For our last Fabric Lowdown by Jewelz, we visit highly controversial fibre Angora which can be easily confused with the Angora goat. To help reduce the confusion we will also shed some light on Mohair. Apart from our founder having a major dislike to angora fibres (literally makes her skin feel like it’s crawling, along with other fluffy and lurex fibres) we cannot endorse the farming of angora. On a lighter note, if you have missed parts 1, 2, 3 & 4 be sure to check them out, they make for a much nicer read in comparison. As per our previous blogs, at the end of the day Jewelz’s is a fan of vintage but if you’re buying new or looking at developing a sustainable or ethical brand then some of her thoughts on fibres/fabric are differently worth a reading.
Angora is traditionally the fur that comes from the angora rabbit. The fur is then spun into a yarn which is often knitted into garments. The rabbits are not killed to create this yarn, however, they are either shaved or plucked. So, the rabbits are often cut or harmed for the extraction of their fur. So, there is some debate as to whether the process of creating angora is or isn’t cruel. Angora is also a natural fibre and once again we find it to be biodegradable. The fur once spun into yarn is incredibly soft and plush. As rabbits are so much smaller than other natural yarn providing animals such as sheep it can take a long time to collect enough fur from the rabbits to then spin into yarn. Some producers of angora fur might go above & beyond for their rabbits’ quality of life, however, if the angora is sourced in China it might be that the animal’s welfare is less than idealistic. Some rabbits may even be killed or skinned alive for their fur. In the past, I have been a consumer of angora but after researching its origins I think in future I will keep well clear unless I know the full origins of the fur to be ethical and free of chemical dyes. We should not confuse the angora fibre/yarn with the Angora goat, whose wool is used to produce mohair.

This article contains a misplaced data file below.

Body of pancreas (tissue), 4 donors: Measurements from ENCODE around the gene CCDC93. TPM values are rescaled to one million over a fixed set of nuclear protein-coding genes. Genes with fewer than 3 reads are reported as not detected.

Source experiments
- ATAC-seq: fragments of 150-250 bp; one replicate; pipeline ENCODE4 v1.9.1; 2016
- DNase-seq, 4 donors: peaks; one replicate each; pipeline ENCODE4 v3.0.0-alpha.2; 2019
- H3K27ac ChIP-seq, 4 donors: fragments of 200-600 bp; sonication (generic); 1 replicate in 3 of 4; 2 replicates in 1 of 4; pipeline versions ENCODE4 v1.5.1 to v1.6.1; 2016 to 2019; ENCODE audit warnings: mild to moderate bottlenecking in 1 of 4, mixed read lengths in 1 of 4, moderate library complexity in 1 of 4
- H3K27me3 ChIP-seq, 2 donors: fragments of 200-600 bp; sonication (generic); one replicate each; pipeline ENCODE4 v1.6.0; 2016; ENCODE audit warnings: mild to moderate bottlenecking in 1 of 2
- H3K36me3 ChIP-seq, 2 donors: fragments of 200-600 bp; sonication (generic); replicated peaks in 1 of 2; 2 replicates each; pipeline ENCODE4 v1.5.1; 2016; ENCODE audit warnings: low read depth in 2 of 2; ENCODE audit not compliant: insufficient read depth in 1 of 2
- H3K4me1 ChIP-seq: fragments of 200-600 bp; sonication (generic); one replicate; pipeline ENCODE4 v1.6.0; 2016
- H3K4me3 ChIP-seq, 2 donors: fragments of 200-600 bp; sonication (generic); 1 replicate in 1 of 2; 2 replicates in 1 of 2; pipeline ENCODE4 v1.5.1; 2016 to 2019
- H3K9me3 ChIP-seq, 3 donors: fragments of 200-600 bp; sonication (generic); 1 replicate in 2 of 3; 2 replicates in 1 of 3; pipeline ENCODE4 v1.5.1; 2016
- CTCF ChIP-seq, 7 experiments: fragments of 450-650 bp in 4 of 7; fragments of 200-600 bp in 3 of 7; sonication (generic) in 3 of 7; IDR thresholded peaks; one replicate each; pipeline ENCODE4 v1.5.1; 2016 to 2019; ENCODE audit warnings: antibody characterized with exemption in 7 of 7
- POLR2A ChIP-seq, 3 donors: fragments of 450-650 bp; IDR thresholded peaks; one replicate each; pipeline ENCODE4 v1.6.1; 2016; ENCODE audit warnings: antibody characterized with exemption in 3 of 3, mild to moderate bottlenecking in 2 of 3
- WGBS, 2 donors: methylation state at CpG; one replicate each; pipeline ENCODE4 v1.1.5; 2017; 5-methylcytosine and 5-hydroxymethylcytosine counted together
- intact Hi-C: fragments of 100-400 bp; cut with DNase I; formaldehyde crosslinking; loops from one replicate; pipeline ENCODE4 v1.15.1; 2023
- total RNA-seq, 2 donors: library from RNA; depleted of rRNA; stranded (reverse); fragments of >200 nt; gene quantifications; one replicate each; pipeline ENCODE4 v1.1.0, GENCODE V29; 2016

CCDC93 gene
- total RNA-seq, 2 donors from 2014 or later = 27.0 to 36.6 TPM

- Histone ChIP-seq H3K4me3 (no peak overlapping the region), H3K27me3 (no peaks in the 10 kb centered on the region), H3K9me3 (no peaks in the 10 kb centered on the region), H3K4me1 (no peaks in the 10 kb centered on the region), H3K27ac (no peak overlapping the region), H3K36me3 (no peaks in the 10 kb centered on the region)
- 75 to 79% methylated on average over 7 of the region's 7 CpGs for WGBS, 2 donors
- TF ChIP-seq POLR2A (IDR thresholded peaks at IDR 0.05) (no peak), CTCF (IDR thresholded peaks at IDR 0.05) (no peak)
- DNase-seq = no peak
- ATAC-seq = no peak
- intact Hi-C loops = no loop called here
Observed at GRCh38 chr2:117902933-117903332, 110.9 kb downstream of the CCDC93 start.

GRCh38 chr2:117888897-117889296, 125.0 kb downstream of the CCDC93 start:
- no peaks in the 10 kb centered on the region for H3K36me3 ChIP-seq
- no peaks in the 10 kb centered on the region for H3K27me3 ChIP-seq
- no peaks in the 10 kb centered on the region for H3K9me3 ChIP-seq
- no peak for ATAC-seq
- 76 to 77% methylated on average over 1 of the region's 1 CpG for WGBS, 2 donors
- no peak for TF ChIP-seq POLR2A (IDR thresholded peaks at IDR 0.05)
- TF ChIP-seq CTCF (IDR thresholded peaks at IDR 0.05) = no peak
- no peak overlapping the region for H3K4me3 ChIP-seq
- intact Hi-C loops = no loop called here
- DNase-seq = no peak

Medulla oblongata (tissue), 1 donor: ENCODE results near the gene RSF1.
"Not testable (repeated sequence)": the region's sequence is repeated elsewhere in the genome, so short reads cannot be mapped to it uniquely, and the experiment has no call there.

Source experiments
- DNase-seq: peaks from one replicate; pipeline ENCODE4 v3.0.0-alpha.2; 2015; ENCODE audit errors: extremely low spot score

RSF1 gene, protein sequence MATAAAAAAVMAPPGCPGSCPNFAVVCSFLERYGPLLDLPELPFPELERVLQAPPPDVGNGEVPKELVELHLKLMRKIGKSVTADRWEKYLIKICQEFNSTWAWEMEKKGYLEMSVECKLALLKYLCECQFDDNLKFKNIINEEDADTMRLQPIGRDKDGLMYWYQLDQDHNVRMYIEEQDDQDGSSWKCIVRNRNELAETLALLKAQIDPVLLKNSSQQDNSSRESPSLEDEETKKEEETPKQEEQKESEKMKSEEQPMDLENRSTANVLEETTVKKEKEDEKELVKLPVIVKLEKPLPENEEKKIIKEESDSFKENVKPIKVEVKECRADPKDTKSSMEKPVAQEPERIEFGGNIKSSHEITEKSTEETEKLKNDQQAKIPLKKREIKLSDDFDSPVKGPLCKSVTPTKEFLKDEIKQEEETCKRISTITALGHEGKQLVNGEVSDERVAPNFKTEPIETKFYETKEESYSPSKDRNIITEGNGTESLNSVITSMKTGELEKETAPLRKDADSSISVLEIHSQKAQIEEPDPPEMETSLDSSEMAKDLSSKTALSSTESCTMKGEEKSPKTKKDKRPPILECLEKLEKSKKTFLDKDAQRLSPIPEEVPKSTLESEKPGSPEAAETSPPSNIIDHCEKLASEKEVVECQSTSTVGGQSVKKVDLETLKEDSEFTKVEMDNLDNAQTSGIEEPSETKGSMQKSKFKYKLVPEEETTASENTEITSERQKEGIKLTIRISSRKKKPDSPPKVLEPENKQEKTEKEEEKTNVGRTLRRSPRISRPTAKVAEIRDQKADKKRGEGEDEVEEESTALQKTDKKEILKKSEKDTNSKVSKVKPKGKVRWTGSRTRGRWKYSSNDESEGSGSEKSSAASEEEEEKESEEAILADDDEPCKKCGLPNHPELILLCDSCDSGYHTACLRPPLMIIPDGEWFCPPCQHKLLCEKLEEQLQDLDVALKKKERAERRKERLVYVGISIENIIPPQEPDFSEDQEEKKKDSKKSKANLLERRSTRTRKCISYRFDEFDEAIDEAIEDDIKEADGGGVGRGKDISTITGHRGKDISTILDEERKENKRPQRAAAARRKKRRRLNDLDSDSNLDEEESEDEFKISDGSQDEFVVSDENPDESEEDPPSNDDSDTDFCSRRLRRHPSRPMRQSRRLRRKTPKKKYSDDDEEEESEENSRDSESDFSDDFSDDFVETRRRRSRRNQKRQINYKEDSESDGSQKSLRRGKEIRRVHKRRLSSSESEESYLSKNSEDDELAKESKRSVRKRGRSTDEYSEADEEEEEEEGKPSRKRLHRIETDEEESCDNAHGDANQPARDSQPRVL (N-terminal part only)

Photo credit Luna Seamless, zero-waste knitting
Lifestyle knits, Australian made with care.
Mohair comes from the Arabic term Muhayar meaning “the fabric of goat hair” and has been used as a fine fabric since its introduction to the West by Charles V, a Roman Emperor who brought Angora goats to Europe. Mohair is a long lustrous, smooth fibre used in sweaters, hats, and many other accessories as well as home furnishings such as rugs. It is incredibly resilient and lightweight with natural colours ranging from grey, silver to cream, brown or black. Angora goats are normally farmed in areas of temperate summer and winter climates with a high proportion originating in South Africa and the U.S. (particularly Texas). However, the ABC has reported that Australian Angora wool production is booming and is currently outperforming wool. Angora goats are primarily bred for their wool and in most cases will be shorn twice a year. Because their sensitive nature and inquisitive personalities they need more protection from the elements. Their fleeces are not as waterproof as their other woollen friends (sheep) and are harder to contain and need hazard-free fences and yards due to their horns. Due to all of this and more their wool is expensive and limited. Vegans & some vegetarians will not support mohair as they consider the process to be cruel to the goat. But like anything, there are some farmers that look after their animals with great love. As mentioned in previous articles research the origins of the garments and/or textiles is highly recommended.
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